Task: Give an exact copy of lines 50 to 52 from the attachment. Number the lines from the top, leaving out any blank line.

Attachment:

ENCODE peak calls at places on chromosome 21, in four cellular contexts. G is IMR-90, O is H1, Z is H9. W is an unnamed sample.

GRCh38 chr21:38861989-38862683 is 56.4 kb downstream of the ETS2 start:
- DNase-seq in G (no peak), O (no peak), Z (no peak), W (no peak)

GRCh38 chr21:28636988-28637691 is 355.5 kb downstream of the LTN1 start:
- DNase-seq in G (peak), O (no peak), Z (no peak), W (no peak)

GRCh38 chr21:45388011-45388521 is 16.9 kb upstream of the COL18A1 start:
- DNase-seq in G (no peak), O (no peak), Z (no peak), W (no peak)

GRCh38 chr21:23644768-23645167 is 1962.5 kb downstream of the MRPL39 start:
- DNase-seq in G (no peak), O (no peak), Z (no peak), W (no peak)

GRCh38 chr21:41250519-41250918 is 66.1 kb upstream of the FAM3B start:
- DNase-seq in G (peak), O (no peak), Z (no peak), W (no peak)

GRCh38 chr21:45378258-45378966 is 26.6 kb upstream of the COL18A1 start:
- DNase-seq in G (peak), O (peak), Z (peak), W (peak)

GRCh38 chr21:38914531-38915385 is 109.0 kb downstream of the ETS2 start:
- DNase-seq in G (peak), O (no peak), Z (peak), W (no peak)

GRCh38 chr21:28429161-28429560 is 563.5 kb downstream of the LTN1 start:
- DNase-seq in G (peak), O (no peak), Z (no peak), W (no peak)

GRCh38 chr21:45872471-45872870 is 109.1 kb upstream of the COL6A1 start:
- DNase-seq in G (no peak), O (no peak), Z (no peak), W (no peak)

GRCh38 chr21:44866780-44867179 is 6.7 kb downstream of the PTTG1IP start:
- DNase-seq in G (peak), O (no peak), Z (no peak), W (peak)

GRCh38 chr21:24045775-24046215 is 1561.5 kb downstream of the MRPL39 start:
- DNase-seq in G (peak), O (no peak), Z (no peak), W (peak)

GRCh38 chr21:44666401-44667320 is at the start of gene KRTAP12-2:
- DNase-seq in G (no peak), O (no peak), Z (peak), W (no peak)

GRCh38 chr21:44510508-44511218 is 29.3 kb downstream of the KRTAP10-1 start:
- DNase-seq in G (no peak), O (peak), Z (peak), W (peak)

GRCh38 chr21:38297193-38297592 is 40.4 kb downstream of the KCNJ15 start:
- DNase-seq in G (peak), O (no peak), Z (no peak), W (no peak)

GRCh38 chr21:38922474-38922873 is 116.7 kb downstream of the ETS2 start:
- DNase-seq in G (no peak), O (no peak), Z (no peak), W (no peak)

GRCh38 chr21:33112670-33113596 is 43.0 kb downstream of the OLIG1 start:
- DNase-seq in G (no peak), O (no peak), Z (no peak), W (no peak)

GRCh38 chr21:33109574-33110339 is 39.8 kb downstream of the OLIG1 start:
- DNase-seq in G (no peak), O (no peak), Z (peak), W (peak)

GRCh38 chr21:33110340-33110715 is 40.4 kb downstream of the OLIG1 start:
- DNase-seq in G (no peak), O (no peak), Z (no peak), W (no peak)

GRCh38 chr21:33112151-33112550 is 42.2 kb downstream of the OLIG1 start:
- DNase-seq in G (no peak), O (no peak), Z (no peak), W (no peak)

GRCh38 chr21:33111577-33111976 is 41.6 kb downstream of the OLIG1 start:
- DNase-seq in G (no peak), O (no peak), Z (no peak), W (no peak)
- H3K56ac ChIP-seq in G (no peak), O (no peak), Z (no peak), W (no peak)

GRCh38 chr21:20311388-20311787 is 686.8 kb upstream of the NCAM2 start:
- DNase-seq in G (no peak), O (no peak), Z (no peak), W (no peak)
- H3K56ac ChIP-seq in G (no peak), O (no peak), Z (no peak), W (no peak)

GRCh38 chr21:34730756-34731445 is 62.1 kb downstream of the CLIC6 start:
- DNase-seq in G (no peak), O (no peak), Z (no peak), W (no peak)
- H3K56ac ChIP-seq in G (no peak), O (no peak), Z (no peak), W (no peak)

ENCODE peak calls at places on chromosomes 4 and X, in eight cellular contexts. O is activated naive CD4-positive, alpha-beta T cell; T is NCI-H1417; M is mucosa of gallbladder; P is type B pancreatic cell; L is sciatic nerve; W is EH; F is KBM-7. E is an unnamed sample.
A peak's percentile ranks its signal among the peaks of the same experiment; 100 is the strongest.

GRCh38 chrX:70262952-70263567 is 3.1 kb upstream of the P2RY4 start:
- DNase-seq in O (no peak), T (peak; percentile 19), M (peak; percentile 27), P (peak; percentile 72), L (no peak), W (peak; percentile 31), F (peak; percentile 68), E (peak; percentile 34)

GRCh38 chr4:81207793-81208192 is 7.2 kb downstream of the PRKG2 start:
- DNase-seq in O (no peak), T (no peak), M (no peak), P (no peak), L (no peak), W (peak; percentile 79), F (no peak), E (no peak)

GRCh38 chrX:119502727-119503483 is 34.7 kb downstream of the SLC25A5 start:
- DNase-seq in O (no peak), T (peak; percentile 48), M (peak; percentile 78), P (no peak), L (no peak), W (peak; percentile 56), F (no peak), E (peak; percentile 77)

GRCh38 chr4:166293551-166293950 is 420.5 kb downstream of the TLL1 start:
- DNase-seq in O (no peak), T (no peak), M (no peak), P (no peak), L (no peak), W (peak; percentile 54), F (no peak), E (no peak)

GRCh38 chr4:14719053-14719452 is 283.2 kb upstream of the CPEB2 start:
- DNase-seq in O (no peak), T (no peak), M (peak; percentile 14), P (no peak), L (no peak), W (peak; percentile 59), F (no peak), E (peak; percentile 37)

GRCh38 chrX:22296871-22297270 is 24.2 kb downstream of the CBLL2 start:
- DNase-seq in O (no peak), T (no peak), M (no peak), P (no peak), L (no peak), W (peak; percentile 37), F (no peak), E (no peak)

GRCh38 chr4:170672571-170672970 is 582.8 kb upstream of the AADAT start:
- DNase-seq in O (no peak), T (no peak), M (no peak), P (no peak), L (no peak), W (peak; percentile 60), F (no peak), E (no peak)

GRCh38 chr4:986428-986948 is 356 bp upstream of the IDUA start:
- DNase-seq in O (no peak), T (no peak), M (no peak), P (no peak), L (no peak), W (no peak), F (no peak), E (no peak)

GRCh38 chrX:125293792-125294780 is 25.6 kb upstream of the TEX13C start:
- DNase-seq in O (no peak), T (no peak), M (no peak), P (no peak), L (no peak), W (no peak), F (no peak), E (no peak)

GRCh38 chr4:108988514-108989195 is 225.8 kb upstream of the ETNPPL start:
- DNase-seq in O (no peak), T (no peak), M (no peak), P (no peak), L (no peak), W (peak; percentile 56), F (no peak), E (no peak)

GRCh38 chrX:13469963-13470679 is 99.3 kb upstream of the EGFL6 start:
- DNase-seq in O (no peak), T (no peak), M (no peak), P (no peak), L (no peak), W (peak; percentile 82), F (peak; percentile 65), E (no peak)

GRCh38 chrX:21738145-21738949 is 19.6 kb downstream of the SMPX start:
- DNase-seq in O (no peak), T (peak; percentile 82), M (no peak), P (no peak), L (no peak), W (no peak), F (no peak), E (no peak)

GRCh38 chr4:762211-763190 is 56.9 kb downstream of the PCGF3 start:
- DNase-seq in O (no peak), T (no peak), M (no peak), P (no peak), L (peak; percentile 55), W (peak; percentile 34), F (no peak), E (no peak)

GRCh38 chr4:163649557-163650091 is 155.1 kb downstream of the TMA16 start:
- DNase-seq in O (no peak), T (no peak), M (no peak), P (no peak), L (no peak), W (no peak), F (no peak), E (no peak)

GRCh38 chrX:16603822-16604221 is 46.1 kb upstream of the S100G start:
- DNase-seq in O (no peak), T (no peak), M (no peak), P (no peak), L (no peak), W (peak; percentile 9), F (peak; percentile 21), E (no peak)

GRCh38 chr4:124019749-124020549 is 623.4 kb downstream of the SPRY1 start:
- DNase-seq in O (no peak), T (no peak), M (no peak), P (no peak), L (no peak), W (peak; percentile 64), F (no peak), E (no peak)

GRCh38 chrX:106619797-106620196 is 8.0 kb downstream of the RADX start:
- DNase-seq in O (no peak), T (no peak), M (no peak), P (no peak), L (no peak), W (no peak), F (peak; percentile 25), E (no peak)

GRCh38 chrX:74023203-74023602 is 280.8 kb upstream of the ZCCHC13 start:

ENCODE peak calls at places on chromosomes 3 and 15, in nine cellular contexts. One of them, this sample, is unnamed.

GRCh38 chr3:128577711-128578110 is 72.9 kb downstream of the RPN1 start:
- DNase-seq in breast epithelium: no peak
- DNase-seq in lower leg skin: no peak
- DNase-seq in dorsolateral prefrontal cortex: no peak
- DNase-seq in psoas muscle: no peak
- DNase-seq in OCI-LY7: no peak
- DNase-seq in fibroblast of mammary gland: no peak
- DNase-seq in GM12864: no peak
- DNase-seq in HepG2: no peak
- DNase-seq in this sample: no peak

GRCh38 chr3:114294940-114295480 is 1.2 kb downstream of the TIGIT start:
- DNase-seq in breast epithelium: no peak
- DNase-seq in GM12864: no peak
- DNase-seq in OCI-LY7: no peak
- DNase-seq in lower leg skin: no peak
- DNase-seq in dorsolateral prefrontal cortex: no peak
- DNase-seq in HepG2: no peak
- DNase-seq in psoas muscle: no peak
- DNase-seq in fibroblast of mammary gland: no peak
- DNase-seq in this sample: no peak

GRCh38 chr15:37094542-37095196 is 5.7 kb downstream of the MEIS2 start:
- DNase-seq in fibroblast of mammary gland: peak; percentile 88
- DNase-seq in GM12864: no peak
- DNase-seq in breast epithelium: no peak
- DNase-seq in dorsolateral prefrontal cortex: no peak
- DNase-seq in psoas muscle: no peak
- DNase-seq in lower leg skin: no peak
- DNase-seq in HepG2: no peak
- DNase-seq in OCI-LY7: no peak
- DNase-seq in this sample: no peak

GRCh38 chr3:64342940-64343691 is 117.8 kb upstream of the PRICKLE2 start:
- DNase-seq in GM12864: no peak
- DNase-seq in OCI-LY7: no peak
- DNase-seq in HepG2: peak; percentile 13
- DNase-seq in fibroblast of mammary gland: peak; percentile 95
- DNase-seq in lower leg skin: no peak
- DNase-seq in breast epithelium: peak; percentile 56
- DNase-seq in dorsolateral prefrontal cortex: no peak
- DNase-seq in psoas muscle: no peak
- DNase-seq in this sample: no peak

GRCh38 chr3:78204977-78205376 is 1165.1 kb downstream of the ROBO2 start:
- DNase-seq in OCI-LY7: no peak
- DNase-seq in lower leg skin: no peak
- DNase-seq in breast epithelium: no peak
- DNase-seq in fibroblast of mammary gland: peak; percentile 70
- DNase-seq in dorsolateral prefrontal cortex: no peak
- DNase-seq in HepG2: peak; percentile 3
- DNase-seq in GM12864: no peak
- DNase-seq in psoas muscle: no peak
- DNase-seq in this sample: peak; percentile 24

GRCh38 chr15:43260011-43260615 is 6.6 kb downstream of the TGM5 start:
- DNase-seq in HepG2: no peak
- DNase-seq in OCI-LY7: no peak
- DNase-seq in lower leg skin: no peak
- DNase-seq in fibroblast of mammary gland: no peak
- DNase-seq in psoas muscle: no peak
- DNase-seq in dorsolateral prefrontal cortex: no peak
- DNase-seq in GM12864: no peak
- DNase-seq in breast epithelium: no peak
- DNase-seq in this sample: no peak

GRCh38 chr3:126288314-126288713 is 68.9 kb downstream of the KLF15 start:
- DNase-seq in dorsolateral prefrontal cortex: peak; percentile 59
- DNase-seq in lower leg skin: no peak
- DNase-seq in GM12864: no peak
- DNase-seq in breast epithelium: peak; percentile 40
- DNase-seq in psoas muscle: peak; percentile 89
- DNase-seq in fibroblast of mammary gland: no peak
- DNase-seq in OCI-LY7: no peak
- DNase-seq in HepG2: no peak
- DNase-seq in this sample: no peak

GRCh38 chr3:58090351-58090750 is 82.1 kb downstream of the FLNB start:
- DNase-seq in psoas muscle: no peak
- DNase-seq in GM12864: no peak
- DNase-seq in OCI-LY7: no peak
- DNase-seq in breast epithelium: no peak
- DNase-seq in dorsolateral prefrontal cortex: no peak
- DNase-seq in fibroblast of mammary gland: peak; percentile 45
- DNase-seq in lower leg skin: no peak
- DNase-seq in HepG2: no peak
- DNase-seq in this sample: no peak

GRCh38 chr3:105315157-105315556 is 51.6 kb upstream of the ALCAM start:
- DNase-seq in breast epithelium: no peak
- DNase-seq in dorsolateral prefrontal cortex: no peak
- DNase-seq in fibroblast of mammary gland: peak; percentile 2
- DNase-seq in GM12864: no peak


A peak's percentile ranks its signal among the peaks of the same experiment; 100 is the strongest.

GRCh38 chrX:70262952-70263567 is 3.1 kb upstream of the P2RY4 start:
- DNase-seq in O (no peak), T (peak; percentile 19), M (peak; percentile 27), P (peak; percentile 72), L (no peak), W (peak; percentile 31), F (peak; percentile 68), E (peak; percentile 34)